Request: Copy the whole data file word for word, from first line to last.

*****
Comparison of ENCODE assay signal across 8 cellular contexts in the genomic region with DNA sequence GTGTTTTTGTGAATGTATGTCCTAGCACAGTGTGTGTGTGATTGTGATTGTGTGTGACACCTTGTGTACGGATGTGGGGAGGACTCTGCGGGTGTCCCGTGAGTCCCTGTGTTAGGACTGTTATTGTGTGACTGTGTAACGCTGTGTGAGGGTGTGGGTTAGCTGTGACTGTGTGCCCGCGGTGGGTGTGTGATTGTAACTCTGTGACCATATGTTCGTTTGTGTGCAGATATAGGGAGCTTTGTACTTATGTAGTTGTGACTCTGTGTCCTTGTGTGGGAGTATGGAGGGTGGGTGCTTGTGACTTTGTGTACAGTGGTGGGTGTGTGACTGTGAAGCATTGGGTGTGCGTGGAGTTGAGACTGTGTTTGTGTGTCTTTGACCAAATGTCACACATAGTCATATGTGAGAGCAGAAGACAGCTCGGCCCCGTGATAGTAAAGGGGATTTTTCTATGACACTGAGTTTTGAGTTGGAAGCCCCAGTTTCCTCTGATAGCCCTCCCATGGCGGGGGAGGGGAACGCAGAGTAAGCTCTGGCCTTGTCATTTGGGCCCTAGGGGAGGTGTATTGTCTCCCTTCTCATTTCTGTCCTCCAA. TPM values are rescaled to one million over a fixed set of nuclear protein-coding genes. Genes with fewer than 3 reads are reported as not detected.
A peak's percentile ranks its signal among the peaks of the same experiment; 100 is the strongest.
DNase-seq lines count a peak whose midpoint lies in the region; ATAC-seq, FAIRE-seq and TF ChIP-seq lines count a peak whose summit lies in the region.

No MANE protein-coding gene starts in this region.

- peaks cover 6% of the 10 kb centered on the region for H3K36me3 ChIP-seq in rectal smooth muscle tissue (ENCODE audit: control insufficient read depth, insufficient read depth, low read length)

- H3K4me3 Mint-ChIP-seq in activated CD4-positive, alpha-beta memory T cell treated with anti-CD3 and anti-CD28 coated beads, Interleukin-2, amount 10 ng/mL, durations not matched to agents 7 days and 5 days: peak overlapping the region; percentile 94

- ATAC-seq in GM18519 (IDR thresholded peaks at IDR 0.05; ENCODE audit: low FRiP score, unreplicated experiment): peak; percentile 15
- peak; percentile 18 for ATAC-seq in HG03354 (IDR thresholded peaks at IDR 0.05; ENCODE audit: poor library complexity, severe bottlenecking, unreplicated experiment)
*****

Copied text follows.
Comparison of ENCODE assay signal across 8 cellular contexts in the genomic region with DNA sequence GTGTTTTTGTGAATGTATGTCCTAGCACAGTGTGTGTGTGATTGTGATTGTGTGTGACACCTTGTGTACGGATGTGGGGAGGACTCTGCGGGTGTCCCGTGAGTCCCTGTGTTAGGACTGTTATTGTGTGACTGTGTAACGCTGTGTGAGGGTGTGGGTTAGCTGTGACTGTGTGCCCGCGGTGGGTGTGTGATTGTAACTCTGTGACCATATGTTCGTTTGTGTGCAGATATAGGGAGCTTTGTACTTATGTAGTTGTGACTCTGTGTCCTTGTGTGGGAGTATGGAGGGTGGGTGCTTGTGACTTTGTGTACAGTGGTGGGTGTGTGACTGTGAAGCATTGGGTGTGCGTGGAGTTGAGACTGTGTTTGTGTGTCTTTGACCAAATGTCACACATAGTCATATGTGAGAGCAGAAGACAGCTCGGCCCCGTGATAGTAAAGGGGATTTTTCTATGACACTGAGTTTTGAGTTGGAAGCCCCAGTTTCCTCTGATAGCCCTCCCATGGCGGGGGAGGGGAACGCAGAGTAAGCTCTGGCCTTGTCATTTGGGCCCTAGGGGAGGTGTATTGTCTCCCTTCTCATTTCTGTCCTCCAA. TPM values are rescaled to one million over a fixed set of nuclear protein-coding genes. Genes with fewer than 3 reads are reported as not detected.
A peak's percentile ranks its signal among the peaks of the same experiment; 100 is the strongest.
DNase-seq lines count a peak whose midpoint lies in the region; ATAC-seq, FAIRE-seq and TF ChIP-seq lines count a peak whose summit lies in the region.

No MANE protein-coding gene starts in this region.

- peaks cover 6% of the 10 kb centered on the region for H3K36me3 ChIP-seq in rectal smooth muscle tissue (ENCODE audit: control insufficient read depth, insufficient read depth, low read length)

- H3K4me3 Mint-ChIP-seq in activated CD4-positive, alpha-beta memory T cell treated with anti-CD3 and anti-CD28 coated beads, Interleukin-2, amount 10 ng/mL, durations not matched to agents 7 days and 5 days: peak overlapping the region; percentile 94

- ATAC-seq in GM18519 (IDR thresholded peaks at IDR 0.05; ENCODE audit: low FRiP score, unreplicated experiment): peak; percentile 15
- peak; percentile 18 for ATAC-seq in HG03354 (IDR thresholded peaks at IDR 0.05; ENCODE audit: poor library complexity, severe bottlenecking, unreplicated experiment)